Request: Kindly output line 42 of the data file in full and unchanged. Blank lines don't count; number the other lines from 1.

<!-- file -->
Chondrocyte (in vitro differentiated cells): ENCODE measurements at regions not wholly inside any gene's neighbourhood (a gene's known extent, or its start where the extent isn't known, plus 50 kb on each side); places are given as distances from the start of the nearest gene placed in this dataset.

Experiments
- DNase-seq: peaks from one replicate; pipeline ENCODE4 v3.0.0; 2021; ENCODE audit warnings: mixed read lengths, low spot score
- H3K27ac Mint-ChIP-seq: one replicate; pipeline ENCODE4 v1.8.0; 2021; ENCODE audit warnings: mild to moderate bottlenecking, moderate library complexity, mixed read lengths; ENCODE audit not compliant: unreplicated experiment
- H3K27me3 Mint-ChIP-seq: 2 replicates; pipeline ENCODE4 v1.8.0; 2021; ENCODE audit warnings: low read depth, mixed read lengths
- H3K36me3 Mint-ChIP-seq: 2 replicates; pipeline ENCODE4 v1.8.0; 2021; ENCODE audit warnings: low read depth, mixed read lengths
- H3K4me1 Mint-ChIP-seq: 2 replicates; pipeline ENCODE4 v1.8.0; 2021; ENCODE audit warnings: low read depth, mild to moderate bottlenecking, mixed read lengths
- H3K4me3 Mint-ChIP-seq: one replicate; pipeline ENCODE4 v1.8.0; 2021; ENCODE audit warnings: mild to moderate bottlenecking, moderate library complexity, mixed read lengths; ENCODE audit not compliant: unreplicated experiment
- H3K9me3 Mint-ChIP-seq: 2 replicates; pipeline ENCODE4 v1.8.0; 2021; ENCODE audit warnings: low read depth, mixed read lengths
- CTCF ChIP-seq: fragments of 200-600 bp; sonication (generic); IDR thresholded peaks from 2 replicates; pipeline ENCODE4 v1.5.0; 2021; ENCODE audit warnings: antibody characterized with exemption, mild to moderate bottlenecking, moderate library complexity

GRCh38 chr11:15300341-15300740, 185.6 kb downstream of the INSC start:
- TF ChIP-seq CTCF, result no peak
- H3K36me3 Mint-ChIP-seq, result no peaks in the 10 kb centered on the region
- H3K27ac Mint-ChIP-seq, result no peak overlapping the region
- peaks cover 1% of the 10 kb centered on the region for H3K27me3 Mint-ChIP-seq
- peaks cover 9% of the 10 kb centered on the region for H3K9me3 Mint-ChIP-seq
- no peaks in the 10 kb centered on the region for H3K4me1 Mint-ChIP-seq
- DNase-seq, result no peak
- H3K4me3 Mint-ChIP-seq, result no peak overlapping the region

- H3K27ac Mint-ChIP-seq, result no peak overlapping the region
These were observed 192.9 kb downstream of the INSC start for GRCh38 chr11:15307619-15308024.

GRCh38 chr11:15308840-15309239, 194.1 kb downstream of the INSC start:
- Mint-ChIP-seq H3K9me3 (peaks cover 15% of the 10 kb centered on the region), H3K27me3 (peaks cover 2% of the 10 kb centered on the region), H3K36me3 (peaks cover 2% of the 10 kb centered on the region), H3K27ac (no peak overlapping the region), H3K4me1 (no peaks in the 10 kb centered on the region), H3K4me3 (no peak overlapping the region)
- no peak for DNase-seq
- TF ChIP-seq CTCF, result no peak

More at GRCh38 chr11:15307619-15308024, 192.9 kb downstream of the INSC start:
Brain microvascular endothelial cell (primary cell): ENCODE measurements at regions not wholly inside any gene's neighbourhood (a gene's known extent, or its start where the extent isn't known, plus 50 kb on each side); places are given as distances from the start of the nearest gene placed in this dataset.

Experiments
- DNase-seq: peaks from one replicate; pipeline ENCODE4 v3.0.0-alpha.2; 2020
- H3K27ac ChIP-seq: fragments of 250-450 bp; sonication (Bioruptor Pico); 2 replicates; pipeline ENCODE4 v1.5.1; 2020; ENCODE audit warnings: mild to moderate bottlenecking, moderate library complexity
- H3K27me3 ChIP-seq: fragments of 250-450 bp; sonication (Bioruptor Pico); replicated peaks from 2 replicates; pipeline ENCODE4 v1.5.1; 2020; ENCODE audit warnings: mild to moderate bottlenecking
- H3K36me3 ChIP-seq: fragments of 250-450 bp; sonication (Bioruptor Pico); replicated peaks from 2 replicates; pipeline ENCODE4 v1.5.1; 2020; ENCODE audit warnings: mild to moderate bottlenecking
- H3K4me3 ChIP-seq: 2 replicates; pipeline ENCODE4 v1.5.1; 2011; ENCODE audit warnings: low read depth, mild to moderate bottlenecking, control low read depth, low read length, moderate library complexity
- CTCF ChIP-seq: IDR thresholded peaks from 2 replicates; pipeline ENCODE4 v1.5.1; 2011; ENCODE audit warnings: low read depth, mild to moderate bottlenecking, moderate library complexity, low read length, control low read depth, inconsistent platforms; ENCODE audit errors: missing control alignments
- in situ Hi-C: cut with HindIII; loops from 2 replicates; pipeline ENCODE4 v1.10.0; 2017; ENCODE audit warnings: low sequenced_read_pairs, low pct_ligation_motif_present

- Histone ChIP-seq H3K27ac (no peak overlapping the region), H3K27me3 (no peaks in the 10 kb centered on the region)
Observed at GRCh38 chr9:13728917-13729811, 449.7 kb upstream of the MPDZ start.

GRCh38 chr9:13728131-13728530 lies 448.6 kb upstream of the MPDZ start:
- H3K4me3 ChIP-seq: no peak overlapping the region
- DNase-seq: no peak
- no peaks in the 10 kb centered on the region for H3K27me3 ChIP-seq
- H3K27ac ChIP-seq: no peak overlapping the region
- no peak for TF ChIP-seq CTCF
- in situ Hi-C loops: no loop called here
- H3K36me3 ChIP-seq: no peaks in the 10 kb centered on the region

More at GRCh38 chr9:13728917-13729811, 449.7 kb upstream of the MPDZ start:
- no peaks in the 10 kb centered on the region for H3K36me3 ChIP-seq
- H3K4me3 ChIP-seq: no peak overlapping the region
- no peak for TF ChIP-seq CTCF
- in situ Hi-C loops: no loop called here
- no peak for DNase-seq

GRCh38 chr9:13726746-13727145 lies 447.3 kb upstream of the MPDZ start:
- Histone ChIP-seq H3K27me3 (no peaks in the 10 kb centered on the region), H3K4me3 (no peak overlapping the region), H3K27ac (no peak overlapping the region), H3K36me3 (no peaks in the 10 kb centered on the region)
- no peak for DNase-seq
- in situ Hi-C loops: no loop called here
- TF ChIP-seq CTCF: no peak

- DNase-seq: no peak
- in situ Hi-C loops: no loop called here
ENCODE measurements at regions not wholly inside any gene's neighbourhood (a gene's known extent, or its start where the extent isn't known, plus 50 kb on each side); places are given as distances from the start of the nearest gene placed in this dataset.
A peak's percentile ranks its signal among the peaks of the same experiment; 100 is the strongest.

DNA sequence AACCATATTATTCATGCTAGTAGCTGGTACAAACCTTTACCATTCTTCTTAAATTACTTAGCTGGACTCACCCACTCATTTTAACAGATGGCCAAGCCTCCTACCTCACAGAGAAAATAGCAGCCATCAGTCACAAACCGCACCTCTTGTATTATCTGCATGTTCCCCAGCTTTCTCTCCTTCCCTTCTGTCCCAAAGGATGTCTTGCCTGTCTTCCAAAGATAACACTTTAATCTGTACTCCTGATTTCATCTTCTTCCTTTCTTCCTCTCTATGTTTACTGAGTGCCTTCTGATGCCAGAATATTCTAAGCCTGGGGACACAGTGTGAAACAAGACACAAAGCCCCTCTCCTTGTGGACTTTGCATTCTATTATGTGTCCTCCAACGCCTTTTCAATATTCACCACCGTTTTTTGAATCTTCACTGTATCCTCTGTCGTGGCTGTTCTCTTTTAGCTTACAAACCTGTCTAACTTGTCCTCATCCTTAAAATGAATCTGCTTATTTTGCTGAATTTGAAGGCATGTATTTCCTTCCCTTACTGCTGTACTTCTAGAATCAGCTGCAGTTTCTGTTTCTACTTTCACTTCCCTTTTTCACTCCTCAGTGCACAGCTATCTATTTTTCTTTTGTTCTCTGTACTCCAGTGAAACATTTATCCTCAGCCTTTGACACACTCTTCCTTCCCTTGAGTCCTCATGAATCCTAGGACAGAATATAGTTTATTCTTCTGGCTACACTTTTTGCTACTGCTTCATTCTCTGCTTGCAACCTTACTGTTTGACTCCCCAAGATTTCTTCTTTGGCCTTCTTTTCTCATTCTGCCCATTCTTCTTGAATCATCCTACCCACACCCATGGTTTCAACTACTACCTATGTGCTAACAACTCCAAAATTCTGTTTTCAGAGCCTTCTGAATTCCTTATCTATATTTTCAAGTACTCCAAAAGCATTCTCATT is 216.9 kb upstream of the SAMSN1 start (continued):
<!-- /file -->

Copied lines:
- H3K27ac ChIP-seq: no peak overlapping the region